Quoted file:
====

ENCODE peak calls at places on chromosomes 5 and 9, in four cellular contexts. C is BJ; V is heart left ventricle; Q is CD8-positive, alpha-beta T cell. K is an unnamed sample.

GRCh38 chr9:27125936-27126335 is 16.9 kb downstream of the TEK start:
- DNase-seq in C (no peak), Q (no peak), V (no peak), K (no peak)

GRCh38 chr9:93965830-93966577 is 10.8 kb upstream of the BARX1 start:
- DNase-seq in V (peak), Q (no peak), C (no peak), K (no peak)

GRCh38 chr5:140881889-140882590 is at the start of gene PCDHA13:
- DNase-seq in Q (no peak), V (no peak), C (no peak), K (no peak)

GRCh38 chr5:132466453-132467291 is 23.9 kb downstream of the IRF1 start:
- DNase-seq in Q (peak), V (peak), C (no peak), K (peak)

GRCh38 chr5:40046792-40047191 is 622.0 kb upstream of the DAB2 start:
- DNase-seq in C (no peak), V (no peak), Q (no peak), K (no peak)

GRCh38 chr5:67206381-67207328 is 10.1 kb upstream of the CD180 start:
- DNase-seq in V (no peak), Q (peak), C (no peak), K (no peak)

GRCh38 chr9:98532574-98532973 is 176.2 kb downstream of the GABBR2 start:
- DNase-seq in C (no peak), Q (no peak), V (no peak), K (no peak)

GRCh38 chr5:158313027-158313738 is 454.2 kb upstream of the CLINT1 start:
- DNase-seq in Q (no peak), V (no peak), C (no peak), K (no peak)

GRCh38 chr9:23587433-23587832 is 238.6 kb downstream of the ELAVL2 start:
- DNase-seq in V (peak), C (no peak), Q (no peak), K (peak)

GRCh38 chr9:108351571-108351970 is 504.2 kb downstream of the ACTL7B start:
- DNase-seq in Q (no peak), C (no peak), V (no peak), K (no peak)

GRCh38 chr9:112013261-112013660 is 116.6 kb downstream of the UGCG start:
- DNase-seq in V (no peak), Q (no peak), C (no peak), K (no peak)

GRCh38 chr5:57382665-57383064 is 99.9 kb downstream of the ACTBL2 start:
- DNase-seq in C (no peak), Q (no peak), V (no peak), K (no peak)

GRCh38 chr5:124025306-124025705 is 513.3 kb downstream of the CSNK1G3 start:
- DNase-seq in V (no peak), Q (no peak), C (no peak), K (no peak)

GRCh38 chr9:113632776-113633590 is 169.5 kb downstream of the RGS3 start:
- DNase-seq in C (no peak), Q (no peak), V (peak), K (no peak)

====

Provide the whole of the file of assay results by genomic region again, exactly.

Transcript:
ENCODE peak calls at places on chromosomes 5 and 9, in four cellular contexts. C is BJ; V is heart left ventricle; Q is CD8-positive, alpha-beta T cell. K is an unnamed sample.

GRCh38 chr9:27125936-27126335 is 16.9 kb downstream of the TEK start:
- DNase-seq in C (no peak), Q (no peak), V (no peak), K (no peak)

GRCh38 chr9:93965830-93966577 is 10.8 kb upstream of the BARX1 start:
- DNase-seq in V (peak), Q (no peak), C (no peak), K (no peak)

GRCh38 chr5:140881889-140882590 is at the start of gene PCDHA13:
- DNase-seq in Q (no peak), V (no peak), C (no peak), K (no peak)

GRCh38 chr5:132466453-132467291 is 23.9 kb downstream of the IRF1 start:
- DNase-seq in Q (peak), V (peak), C (no peak), K (peak)

GRCh38 chr5:40046792-40047191 is 622.0 kb upstream of the DAB2 start:
- DNase-seq in C (no peak), V (no peak), Q (no peak), K (no peak)

GRCh38 chr5:67206381-67207328 is 10.1 kb upstream of the CD180 start:
- DNase-seq in V (no peak), Q (peak), C (no peak), K (no peak)

GRCh38 chr9:98532574-98532973 is 176.2 kb downstream of the GABBR2 start:
- DNase-seq in C (no peak), Q (no peak), V (no peak), K (no peak)

GRCh38 chr5:158313027-158313738 is 454.2 kb upstream of the CLINT1 start:
- DNase-seq in Q (no peak), V (no peak), C (no peak), K (no peak)

GRCh38 chr9:23587433-23587832 is 238.6 kb downstream of the ELAVL2 start:
- DNase-seq in V (peak), C (no peak), Q (no peak), K (peak)

GRCh38 chr9:108351571-108351970 is 504.2 kb downstream of the ACTL7B start:
- DNase-seq in Q (no peak), C (no peak), V (no peak), K (no peak)

GRCh38 chr9:112013261-112013660 is 116.6 kb downstream of the UGCG start:
- DNase-seq in V (no peak), Q (no peak), C (no peak), K (no peak)

GRCh38 chr5:57382665-57383064 is 99.9 kb downstream of the ACTBL2 start:
- DNase-seq in C (no peak), Q (no peak), V (no peak), K (no peak)

GRCh38 chr5:124025306-124025705 is 513.3 kb downstream of the CSNK1G3 start:
- DNase-seq in V (no peak), Q (no peak), C (no peak), K (no peak)

GRCh38 chr9:113632776-113633590 is 169.5 kb downstream of the RGS3 start:
- DNase-seq in C (no peak), Q (no peak), V (peak), K (no peak)